John Cabot University Hosts Annual Ambassadors Lunch
On Thursday, May 25, 2017, John Cabot University welcomed ambassadors and cultural attachés to the Secchia Terrace in the Guarini Campus for the annual Ambassadors Lunch. Guests included representatives from Israel, Serbia, Brazil, Morocco, South Korea, and Egypt, among others. Also present were JCU Trustees Kenneth R. White and William Cavendish, faculty members, and student club leaders.
John Cabot University President Franco Pavoncello welcomed the guests, saying he was “delighted and honored to celebrate another successful year.” He then described the numbers of JCU’s growth in recent times. The Class of 2017, with 206 graduates, JCU’s largest in history and twice the size of that of only four years ago. The University now has the largest student body in its history, with over 1300 degree seeking students, and will launch its first Master’s program in the Fall, the M.A. in Art History. President Pavoncello also announced the purchase of the University’s first property in Rome, the Belli building, and the $3 million donation from the Chairman of the Board of Trustees, Frank J. Guarini. This generous gift is by far the largest single donation in JCU history.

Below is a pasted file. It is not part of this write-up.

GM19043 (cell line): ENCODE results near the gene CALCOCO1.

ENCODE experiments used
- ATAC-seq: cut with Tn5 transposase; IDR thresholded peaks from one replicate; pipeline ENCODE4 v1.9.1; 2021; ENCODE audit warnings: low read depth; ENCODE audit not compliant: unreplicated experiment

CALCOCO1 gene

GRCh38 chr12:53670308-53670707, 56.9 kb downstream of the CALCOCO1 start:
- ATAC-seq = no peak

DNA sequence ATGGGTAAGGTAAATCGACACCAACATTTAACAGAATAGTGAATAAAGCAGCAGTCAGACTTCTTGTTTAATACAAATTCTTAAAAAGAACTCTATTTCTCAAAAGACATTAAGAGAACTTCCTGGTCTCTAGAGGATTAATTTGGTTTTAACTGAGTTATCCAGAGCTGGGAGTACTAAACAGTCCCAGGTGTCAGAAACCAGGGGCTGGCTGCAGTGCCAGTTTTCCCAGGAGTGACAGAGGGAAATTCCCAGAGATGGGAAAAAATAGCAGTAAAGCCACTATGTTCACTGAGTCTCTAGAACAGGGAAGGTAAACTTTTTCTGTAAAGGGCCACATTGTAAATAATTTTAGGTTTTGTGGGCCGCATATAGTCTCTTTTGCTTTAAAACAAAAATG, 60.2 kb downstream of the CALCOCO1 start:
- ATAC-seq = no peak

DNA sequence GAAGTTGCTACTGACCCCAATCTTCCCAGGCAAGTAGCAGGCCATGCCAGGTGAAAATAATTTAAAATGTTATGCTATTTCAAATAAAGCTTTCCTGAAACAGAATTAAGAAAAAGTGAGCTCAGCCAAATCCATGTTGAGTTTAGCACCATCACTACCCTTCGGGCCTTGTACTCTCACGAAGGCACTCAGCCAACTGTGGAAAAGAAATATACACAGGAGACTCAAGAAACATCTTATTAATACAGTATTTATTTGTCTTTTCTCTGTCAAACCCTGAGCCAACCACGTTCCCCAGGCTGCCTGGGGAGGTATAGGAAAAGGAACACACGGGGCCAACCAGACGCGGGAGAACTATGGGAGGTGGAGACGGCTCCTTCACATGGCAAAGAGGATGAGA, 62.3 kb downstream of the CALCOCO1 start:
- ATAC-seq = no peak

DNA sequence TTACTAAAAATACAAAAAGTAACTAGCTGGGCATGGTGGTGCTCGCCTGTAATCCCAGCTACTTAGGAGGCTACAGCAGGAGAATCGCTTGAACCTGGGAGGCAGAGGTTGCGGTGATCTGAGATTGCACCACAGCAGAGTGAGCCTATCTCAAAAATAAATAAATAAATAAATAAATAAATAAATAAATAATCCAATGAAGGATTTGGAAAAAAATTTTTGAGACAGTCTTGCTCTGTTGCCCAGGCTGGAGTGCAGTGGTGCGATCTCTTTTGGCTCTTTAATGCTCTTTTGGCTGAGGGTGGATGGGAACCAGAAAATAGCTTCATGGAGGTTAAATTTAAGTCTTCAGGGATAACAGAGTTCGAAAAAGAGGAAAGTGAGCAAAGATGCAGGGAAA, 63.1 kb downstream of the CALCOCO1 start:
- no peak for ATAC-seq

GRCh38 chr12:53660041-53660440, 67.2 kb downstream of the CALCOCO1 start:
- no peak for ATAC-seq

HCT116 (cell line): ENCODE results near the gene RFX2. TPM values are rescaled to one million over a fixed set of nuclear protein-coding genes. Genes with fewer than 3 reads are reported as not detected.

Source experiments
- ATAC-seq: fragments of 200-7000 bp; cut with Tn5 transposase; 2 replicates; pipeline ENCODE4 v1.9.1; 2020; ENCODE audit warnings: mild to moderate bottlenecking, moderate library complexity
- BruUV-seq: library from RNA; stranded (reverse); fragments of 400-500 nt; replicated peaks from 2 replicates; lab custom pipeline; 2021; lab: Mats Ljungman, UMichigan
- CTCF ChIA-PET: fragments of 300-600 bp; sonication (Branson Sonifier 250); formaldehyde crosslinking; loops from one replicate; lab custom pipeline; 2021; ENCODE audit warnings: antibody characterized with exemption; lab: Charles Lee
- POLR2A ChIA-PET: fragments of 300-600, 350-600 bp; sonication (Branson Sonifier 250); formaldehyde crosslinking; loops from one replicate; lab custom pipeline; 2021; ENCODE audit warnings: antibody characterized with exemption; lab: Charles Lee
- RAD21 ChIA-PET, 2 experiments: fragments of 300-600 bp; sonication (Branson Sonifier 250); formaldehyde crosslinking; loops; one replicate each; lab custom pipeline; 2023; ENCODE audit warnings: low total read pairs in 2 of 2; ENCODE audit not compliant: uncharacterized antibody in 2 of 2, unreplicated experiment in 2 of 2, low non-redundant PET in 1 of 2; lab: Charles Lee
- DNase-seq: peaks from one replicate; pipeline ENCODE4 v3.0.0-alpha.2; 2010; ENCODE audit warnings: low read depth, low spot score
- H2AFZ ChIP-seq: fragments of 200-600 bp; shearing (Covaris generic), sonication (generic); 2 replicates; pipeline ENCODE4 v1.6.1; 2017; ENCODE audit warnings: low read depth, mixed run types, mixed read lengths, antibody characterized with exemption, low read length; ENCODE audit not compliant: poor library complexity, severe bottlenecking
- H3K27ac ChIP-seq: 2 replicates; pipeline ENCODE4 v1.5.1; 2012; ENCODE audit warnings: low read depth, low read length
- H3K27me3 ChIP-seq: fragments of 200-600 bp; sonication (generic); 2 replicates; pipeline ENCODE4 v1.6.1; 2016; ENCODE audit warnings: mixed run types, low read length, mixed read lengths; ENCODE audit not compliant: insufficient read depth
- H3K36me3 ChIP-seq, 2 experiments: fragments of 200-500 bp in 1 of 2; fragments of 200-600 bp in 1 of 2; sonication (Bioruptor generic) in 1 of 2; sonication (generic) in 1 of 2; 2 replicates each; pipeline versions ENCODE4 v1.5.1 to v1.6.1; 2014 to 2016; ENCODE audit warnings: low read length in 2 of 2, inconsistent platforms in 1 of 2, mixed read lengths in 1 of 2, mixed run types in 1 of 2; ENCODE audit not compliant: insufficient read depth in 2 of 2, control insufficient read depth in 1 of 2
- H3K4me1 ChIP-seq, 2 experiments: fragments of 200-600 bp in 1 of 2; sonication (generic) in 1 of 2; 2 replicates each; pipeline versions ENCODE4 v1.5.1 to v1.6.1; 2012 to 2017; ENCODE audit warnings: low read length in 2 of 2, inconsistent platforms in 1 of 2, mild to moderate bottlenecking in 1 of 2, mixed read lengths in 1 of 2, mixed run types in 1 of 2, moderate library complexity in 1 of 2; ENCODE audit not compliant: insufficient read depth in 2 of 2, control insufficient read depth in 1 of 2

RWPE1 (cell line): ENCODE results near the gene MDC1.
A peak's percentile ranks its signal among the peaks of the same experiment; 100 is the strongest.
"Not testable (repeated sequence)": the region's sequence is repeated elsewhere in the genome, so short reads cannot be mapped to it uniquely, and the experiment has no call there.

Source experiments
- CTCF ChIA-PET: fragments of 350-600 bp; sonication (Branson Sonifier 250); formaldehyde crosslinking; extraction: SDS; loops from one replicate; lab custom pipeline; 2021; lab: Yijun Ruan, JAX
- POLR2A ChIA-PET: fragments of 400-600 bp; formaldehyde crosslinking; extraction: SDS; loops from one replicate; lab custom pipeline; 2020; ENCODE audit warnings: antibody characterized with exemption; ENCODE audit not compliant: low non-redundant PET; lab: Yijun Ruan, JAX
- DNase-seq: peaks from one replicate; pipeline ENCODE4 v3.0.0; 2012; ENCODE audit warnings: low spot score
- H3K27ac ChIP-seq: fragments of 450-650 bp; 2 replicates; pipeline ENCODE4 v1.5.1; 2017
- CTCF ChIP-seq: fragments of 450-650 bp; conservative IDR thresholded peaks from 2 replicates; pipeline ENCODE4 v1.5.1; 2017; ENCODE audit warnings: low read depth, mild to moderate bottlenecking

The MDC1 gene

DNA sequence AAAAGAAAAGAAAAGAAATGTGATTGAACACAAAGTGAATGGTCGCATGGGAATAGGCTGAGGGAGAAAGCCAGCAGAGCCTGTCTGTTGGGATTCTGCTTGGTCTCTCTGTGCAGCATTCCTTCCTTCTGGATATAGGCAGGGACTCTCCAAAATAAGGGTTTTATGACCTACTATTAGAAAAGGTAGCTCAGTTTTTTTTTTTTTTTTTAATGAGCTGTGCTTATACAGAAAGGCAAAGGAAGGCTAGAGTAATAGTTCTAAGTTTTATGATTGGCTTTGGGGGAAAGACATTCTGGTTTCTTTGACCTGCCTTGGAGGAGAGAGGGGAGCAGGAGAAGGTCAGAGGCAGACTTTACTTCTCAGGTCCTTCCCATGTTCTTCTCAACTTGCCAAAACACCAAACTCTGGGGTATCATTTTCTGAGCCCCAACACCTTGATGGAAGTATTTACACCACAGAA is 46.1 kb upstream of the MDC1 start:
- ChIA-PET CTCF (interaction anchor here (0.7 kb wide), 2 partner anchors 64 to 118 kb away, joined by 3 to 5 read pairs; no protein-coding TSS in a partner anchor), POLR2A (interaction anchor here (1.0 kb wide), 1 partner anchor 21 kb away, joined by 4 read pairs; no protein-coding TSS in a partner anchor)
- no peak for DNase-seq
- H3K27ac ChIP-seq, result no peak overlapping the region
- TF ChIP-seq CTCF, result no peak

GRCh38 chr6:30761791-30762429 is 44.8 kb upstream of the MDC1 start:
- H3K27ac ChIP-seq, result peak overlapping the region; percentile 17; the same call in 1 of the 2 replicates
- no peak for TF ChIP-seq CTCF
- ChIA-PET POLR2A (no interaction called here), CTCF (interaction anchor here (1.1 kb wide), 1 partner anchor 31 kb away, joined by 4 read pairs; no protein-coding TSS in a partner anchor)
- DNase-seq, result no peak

President Pavoncello highlighted the reasons for the University’s success. He commended the the students for their commitment to maintaining a free exchange of cultures, ideas, and values. He also congratulated the “stellar faculty” which promotes critical thinking and intellectual growth within the JCU community. President Pavoncello concluded by stating the need to foster and strengthen the free exchange of values and ideas, especially in troubled times during which the merits and consequences of globalization are put into question. “Innovation, collaboration and human knowledge are an unstoppable trend of our time. And this is exactly what our students do,” he said.
Katherine Kehoe, President of Student Government, spoke next. Coming from Portland, Oregon, Katherine had her first real experience of a multicultural environment at John Cabot University. She praised one of her first classes, Comparative Politics with Professor Michael Driessen, where the diverse student body compared the governments of their respective countries. “The greatest lesson I got from that moment was not only one in politics, but one in open-mindedness and respect. These are the values that allowed us to have that conversation, and the core values of JCU at large,” she said.